By Kelly Moffitt, Social Engagement Manager - St. Louis Business Journal
MTV’s Vice President of Insights Innovation, Alison Hillhouse, recently came as part of a five-person team to St. Louis and studied what she calls “generational innovation” going on in the city. Originally from St. Louis, Hillhouse and her team are charged with understanding millennials and then taking that research back to MTV producers, who then use the ideas drummed up from across the country for show development.
Her team came to St. Louis for four days in February and found the energy in the city to be “extraordinary.” You can watch the video embedded below ( or at this link) to get a sense of the young tech entrepreneurs, non-profit founders and artists Hillhouse spoke with, largely centered around Cherokee Street. Though the people Hillhouse interviewed avoided the word “movement” to describe the amorphous feeling, she said there’s a lot of passion to change things not only on a personal level (like you see in New York) but also on a city-wide level.
Her team’s visit to Cherokee Street, including Nebula Coworking space and Smalls tea and coffee, reminded Hillhouse of Brooklyn but rawer as innovations in St. Louis are still happening for the first time. The qualitative research found these were reasons millennials found value in St. Louis:
1. The ability to make an impact—a smaller city gave entrepreneurs the chance to make a significant change with programs like “Sloup.”
2. Space, budget and freedom to experiment: There’s space to try and fail at projects in “beta mode” while living for a low cost.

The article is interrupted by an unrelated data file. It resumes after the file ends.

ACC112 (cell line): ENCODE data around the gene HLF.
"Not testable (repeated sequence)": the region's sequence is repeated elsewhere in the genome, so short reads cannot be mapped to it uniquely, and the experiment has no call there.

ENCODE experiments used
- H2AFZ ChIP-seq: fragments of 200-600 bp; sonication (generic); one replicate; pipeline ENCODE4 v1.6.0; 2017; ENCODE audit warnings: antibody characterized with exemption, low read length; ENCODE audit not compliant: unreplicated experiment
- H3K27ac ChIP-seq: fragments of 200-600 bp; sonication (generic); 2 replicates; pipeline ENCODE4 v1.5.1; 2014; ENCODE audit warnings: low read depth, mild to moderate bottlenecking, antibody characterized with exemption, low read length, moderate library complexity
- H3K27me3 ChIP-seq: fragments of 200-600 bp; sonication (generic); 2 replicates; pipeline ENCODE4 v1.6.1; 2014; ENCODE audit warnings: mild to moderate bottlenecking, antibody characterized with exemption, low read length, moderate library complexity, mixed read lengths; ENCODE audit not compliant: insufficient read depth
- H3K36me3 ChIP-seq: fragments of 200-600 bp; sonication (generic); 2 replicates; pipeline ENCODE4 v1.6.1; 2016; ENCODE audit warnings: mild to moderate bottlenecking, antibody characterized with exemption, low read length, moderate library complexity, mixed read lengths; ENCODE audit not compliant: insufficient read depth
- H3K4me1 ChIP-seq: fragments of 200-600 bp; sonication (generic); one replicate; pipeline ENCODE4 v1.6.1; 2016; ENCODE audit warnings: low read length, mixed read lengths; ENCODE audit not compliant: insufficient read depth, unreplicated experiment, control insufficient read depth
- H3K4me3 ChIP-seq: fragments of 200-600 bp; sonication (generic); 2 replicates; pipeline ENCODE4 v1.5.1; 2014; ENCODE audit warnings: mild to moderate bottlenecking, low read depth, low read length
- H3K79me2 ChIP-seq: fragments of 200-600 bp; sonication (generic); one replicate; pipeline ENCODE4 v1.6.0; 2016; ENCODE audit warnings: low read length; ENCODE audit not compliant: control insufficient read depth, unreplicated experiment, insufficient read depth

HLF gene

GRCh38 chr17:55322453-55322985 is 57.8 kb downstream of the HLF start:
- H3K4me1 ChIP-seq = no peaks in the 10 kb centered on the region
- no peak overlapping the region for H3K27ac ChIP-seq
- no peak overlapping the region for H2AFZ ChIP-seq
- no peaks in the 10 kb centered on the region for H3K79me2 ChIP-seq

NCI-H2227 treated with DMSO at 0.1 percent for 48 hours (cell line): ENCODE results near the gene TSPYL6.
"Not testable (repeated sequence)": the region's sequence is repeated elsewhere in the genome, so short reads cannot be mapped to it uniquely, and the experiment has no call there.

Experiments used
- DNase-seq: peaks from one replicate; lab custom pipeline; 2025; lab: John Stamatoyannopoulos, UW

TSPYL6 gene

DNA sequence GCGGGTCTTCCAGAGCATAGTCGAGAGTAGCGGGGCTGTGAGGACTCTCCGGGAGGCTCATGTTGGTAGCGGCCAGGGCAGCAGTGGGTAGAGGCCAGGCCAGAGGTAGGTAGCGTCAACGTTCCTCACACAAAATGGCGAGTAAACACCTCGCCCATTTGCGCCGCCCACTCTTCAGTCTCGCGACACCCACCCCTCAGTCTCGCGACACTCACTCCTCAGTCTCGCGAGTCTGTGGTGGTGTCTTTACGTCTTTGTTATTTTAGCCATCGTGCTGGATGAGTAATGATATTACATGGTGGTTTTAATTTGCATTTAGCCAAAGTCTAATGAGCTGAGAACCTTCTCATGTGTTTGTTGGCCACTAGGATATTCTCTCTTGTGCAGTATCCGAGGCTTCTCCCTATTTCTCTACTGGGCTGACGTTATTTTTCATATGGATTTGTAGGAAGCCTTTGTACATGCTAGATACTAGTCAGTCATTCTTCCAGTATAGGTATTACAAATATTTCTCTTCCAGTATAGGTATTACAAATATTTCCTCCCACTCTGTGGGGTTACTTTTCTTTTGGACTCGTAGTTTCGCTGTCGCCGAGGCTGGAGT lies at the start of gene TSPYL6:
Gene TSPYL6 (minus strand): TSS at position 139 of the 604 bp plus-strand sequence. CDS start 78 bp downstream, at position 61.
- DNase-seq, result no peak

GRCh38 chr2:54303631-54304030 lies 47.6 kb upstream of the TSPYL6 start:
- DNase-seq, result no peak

3. The city is a blank canvas: Abandoned storefronts, warehouses and cheap, old homes offer a space to revamp.
4. The emphasis on community: People are nice here — plus the city is small enough to get connected to many of the creative movers and shakers.
Opinions of St. Louis from outsiders are changing as well, Hillhouse said.
“We spoke with a few Wash U grads who stuck around after graduating who said that five years ago, the people they knew who graduated from Wash U would go straight back to New York or LA, but now there’s a sense that St. Louis is a viable option for starting a business,” Hillhouse said.
The research team found that the vibe in St. Louis fits with what’s going on in other “second cities” like Detroit or Memphis. Previous research her team had done on the American Dream showed that 70 percent of people want to live in a city in their 20s. That passion for urban living was something Hillhouse found corroborated in St. Louis.
So, will what Hillhouse found in St. Louis end up as MTV’s next ‘Sixteen and Pregnant’? Likely not, but you never know what story lines or components of a show might make it in, Hillhouse says.
Get More: MTV Shows
This article originally appeared in the St. Louis Business Journal on July 18, 2014.